In cultures, such as Singapore, the family is the first a person joins at birth. The interests of the family are expected to supersede those of the individual and loyalty (such as preferential treatment) is shown to fellow family members. Families also have a collective . The act of an individual will impact the perception of the entire family by others. This is especially true of Chinese and Indian Singaporean households. They often make long-term plans to maximise the success and income of their entire household and family into the next generation. Meanwhile, Malay Singaporeans have tended to conceptualise family from a more perspective and usually see their household situations as temporary, not constant, continuing bodies.
However, for all , the extended family has traditionally lived with the . The of the household has often been the father, with the mother’s role largely entailing domestic duties and caring for the children. Elders are consulted on all important family matters and parental control over children extends well into adulthood.
In 2013, the Survey of Social Attitudes of Singaporeans showed that 90% of respondents believed they had close-knit families and 80% still maintained ties with extended family. However, in modern industrialised Singapore, the multigenerational family structure is difficult to maintain and the has become the predominant household structure. There has also been a significant increase in people living alone and couples deciding not to have children.
Within the household , both parents now usually share disciplinary power over their children, whereas previously it was largely the father. Young adults can also get married and move out of the home without parental permission, and all siblings have equal inheritance rights.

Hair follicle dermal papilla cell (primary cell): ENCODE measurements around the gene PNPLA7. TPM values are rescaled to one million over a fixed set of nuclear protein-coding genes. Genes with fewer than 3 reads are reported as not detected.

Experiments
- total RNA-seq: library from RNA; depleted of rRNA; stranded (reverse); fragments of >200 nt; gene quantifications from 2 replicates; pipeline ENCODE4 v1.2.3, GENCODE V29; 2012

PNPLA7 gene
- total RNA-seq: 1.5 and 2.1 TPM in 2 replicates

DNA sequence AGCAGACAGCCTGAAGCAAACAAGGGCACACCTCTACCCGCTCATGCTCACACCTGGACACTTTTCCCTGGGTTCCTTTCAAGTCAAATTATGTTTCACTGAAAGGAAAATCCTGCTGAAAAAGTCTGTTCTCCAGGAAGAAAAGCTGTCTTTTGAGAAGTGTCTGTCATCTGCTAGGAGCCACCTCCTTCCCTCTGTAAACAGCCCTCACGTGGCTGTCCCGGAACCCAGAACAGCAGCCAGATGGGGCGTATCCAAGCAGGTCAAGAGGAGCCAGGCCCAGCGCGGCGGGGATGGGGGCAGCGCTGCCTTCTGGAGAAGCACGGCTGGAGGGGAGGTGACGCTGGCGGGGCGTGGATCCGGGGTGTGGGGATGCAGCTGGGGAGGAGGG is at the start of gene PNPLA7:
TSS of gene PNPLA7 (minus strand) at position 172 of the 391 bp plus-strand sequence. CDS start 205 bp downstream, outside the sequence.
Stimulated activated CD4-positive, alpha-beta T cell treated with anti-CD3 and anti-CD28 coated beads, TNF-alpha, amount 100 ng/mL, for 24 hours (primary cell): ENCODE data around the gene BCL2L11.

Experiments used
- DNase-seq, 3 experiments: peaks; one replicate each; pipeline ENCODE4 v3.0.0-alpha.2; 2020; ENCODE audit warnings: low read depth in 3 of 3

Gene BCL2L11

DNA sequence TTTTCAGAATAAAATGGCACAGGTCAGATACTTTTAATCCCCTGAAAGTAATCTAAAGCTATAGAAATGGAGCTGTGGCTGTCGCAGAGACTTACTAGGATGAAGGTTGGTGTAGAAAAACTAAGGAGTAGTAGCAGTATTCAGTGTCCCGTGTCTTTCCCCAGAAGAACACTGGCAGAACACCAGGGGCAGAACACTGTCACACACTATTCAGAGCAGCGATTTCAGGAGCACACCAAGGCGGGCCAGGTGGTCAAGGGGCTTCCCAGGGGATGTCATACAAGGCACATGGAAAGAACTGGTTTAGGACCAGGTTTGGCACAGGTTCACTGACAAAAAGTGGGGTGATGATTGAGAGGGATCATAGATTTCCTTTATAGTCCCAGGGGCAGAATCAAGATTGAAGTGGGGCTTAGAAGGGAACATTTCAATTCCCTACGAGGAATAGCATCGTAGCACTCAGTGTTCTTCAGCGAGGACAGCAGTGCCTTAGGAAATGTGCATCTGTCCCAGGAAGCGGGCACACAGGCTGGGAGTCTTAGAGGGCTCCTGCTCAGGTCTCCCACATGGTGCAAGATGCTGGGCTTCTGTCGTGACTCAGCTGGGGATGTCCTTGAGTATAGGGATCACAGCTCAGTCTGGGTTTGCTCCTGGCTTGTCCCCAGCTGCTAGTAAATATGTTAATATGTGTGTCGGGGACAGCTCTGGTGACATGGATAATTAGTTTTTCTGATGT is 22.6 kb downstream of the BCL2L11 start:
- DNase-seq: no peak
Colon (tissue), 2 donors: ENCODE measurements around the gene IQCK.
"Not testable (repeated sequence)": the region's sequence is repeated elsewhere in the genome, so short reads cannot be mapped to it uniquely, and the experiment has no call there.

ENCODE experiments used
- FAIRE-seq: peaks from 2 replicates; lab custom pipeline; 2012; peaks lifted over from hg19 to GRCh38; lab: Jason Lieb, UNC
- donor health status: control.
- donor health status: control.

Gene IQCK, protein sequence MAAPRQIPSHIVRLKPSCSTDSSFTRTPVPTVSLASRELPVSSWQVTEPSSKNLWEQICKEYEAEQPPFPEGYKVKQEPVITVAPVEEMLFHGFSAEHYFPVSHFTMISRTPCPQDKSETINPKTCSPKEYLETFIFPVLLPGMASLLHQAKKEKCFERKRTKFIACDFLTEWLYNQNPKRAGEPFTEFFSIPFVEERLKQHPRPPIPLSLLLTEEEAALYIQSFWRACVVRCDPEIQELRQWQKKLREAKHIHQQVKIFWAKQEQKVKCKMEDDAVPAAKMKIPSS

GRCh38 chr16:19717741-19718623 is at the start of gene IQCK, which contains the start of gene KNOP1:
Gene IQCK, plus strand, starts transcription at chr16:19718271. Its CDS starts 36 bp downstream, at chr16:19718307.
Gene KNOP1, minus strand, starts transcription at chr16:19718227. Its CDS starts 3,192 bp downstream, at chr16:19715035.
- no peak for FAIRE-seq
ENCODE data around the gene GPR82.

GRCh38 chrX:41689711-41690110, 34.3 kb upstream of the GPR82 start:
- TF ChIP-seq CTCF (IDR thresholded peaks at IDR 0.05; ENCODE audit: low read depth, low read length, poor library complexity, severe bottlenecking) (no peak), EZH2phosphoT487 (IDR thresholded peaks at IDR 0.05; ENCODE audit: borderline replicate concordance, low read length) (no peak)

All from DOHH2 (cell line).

The average Chinese Singaporean family dynamic is still influenced by the Confucian organisation of relationships. Age is the overriding factor determining seniority in the household, with elders honoured for their wisdom in accordance with . The family is expected to care for them into their old age; however, with an ageing population and the younger generation growing more , demanding and bold, maintaining these values is a point of difficulty for Singapore. In 1996, the government passed a law mandating that children “assume financial responsibility for their elderly parents should the need arise”. But, this is difficult to achieve as the multigenerational family structure is on a steady decline.
Relationships and Marriage
Singaporean families often include a combination of different . Marriages between citizens and noncitizens, as well as cross- marriages, are becoming more common. The Singapore government has strict restrictions on sexuality and related issues. Pornography is entirely banned and many actions considered pornographic are illegal. For example, a person cannot be naked in a private place while being exposed to public view (e.g. it is illegal to be naked in one’s own home if others can see you).1
Social attitudes have traditionally been resistant to accepting LGBTQ identiities and relationships. In 2022, the Singapore government accounced it will repeal a -era law that criminalised sex between two men, which was previously punishable by up to 2 years in prison.2 While this will effectively make it legal to be homosexual in the city-state, there is still widespread opposition to same-sex marriage. The Singaporean Constitution defines marriage as a union between a man and woman alone.3
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